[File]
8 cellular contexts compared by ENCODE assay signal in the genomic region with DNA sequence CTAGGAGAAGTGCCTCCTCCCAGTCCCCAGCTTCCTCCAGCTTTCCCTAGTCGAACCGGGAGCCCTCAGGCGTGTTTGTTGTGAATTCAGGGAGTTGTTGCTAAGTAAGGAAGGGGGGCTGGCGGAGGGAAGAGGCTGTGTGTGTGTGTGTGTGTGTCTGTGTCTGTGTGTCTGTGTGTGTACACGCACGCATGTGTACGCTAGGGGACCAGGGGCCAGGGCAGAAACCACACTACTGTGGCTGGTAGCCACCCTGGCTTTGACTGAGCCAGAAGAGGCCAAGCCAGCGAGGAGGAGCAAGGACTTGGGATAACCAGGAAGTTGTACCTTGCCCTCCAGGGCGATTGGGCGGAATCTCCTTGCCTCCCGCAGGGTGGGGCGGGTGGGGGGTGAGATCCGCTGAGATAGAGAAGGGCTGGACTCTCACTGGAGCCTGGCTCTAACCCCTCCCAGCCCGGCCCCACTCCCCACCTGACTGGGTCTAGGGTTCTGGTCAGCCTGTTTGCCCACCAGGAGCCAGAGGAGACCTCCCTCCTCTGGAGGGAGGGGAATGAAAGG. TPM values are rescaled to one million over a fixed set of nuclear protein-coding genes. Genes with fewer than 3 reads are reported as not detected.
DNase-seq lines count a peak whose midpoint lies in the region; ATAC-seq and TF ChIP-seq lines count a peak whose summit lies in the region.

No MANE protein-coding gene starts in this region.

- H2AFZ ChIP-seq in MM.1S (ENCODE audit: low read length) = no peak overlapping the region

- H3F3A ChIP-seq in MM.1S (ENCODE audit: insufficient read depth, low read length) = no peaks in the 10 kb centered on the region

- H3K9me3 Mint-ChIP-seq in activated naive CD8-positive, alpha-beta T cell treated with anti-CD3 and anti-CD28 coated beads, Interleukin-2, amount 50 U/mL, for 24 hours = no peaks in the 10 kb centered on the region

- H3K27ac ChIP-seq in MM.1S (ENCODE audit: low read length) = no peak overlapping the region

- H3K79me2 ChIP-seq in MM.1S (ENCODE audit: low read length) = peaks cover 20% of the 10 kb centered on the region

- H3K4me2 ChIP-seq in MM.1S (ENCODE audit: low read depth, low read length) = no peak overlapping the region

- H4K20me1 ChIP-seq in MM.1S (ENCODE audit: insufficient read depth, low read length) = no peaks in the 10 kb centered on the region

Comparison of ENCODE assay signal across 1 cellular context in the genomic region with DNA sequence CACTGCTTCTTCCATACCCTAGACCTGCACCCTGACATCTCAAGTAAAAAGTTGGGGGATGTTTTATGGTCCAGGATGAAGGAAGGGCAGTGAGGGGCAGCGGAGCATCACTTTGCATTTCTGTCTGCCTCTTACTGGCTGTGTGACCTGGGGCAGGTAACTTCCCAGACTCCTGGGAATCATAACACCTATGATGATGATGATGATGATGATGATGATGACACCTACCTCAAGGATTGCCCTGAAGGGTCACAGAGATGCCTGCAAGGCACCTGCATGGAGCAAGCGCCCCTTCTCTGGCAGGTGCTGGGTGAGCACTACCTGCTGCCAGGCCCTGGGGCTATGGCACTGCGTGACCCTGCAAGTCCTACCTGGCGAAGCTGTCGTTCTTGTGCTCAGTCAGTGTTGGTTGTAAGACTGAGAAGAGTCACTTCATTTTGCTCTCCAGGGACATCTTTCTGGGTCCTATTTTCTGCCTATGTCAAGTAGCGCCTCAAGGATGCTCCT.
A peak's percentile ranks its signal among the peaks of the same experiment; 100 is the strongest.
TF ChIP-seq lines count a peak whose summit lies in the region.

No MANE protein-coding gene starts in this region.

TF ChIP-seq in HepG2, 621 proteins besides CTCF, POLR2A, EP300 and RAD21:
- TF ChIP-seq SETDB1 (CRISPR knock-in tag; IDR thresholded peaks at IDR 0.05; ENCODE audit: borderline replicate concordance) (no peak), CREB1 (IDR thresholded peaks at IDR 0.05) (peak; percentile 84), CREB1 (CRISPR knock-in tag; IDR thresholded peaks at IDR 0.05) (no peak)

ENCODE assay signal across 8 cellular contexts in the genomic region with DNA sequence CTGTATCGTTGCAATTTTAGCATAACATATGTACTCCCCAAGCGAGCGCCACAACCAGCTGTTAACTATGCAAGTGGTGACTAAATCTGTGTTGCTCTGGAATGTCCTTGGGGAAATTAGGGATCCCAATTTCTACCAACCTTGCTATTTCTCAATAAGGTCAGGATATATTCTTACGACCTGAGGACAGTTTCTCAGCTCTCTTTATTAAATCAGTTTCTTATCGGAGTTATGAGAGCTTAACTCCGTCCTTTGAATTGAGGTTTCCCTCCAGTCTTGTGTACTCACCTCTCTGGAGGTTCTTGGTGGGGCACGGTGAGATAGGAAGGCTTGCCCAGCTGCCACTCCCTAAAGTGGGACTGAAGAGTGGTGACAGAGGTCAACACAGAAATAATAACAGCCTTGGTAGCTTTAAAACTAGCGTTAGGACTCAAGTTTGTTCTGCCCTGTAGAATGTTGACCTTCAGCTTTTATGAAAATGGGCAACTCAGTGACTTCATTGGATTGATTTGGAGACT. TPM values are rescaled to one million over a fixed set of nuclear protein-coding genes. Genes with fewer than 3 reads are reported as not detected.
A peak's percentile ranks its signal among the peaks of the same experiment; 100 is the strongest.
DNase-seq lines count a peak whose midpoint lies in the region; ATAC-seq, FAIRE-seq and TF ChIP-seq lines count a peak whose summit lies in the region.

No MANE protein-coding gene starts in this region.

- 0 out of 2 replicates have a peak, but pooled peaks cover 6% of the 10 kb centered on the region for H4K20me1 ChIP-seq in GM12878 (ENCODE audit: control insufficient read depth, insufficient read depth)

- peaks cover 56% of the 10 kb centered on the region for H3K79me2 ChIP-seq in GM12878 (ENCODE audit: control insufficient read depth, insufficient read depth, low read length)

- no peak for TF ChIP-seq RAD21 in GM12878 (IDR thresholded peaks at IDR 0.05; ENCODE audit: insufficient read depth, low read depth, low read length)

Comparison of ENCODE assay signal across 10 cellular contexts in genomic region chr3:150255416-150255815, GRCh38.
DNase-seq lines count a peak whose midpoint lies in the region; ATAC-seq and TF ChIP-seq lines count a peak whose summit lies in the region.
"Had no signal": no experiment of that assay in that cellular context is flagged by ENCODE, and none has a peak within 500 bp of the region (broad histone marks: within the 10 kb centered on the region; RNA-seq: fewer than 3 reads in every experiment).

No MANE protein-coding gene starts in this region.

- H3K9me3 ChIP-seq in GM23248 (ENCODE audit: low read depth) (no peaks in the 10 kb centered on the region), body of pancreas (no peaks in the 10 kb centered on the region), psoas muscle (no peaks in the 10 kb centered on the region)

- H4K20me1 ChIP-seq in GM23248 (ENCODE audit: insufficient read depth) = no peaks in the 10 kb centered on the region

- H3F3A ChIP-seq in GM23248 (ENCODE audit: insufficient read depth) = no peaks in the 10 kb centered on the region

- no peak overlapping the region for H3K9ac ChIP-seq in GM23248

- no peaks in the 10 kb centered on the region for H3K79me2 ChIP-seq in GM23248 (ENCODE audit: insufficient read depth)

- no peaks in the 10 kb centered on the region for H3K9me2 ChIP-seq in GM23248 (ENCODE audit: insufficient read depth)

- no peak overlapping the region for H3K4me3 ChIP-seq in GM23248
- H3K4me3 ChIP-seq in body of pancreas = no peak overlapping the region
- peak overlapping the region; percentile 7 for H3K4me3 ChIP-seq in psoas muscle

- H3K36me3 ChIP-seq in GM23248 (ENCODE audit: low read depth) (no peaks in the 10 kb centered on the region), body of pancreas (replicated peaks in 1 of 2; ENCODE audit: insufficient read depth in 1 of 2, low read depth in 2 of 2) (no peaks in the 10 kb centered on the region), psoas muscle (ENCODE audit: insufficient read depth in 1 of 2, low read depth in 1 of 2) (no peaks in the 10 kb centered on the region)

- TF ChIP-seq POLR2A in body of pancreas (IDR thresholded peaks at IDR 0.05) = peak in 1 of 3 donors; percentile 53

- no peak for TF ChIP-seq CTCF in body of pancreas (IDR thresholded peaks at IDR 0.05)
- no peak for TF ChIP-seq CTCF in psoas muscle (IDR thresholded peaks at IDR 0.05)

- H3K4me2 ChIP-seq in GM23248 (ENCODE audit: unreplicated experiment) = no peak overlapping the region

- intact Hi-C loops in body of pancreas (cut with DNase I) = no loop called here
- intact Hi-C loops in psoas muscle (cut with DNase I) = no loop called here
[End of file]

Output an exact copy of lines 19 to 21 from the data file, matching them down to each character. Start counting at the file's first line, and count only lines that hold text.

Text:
DNase-seq lines count a peak whose midpoint lies in the region; ATAC-seq, FAIRE-seq and TF ChIP-seq lines count a peak whose summit lies in the region.

No MANE protein-coding gene starts in this region.

- 0 out of 2 replicates have a peak, but pooled peaks cover 6% of the 10 kb centered on the region for H4K20me1 ChIP-seq in GM12878 (ENCODE audit: control insufficient read depth, insufficient read depth)